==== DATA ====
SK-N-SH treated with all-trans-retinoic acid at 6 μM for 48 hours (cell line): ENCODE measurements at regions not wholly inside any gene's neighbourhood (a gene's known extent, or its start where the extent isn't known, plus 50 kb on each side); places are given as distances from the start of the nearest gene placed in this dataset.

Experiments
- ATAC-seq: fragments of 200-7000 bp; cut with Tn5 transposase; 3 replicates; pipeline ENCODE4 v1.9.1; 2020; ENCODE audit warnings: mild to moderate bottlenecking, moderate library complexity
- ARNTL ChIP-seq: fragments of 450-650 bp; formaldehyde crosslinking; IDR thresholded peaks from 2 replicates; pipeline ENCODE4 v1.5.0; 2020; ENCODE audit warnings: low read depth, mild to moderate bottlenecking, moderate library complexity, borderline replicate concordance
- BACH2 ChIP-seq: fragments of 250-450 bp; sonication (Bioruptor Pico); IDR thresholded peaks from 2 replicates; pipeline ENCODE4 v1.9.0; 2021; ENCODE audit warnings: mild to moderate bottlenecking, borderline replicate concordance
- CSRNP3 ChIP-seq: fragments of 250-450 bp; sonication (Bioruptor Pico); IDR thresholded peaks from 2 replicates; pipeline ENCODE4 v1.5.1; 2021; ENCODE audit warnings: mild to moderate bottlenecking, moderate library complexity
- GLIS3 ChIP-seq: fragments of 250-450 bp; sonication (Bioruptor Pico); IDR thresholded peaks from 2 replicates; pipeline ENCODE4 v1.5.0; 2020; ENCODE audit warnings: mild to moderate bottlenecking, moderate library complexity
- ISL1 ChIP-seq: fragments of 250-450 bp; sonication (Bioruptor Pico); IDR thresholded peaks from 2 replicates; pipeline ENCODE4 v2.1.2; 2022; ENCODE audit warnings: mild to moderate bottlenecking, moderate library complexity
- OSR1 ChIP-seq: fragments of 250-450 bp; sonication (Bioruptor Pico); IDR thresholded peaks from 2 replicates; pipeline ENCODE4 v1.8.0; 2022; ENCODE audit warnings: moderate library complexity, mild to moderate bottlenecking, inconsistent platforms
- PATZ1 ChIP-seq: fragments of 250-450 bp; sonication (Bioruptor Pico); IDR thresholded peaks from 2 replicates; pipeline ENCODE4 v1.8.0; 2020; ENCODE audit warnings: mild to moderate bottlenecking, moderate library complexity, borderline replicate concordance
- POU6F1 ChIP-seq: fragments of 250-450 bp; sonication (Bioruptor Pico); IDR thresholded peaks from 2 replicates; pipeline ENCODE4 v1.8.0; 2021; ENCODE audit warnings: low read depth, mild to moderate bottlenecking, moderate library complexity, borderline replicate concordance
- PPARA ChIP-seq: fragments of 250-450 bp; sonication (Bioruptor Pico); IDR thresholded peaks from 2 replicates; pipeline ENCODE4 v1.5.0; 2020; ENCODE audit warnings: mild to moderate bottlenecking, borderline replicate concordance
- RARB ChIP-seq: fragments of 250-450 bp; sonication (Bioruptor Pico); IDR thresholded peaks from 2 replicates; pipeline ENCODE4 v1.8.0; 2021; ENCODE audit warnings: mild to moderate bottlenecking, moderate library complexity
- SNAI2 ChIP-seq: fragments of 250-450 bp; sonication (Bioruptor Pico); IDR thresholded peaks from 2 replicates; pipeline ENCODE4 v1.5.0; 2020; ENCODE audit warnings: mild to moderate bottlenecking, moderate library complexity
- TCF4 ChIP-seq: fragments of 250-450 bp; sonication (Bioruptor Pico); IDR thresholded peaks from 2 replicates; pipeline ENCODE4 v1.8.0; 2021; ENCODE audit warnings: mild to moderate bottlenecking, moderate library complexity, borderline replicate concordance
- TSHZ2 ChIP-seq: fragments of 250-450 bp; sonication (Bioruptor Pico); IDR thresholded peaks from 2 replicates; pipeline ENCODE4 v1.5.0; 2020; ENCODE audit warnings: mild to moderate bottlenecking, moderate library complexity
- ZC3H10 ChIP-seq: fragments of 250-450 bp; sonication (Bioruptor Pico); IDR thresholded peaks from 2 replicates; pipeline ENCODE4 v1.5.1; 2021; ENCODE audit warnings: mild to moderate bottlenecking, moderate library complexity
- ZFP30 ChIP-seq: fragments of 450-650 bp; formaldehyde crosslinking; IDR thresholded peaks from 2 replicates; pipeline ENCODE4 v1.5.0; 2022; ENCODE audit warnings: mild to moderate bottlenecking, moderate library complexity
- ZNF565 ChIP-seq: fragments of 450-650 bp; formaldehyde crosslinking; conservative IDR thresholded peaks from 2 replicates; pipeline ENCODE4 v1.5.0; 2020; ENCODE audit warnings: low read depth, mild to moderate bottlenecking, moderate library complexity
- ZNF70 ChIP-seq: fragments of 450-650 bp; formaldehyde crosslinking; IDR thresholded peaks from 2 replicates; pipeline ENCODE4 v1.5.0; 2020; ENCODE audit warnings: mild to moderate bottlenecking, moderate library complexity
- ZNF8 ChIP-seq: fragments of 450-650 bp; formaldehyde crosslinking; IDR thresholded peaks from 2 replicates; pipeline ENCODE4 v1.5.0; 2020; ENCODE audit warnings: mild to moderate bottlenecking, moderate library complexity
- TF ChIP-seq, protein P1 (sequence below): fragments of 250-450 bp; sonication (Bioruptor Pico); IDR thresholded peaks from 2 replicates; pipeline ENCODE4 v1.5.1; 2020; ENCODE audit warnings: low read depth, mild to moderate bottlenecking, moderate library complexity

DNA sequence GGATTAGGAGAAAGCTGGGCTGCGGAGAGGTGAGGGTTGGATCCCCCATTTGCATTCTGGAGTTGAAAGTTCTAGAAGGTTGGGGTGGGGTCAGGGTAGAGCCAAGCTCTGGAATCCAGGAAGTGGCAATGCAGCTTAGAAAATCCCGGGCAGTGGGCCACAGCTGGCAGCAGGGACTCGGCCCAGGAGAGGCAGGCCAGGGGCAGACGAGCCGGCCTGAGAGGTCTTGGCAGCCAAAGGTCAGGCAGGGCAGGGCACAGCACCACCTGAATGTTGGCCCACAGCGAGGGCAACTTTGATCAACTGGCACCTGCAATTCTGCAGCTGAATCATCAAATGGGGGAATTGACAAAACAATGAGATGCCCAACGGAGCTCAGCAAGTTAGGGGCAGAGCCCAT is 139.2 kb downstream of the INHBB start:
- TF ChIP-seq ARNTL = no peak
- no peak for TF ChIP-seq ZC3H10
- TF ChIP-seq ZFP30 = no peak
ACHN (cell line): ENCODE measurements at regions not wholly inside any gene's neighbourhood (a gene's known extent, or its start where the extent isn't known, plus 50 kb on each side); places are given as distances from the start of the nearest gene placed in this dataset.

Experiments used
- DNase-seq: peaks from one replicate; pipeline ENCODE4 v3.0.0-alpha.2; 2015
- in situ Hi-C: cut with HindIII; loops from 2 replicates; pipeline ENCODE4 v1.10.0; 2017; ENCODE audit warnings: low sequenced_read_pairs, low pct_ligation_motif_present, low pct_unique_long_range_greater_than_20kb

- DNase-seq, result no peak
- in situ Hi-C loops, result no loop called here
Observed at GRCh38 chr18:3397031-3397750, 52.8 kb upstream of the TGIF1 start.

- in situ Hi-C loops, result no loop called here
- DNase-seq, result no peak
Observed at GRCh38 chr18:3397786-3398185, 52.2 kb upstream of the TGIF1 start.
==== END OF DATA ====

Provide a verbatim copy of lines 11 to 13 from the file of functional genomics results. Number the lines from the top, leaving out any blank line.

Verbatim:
- POU6F1 ChIP-seq: fragments of 250-450 bp; sonication (Bioruptor Pico); IDR thresholded peaks from 2 replicates; pipeline ENCODE4 v1.8.0; 2021; ENCODE audit warnings: low read depth, mild to moderate bottlenecking, moderate library complexity, borderline replicate concordance
- PPARA ChIP-seq: fragments of 250-450 bp; sonication (Bioruptor Pico); IDR thresholded peaks from 2 replicates; pipeline ENCODE4 v1.5.0; 2020; ENCODE audit warnings: mild to moderate bottlenecking, borderline replicate concordance
- RARB ChIP-seq: fragments of 250-450 bp; sonication (Bioruptor Pico); IDR thresholded peaks from 2 replicates; pipeline ENCODE4 v1.8.0; 2021; ENCODE audit warnings: mild to moderate bottlenecking, moderate library complexity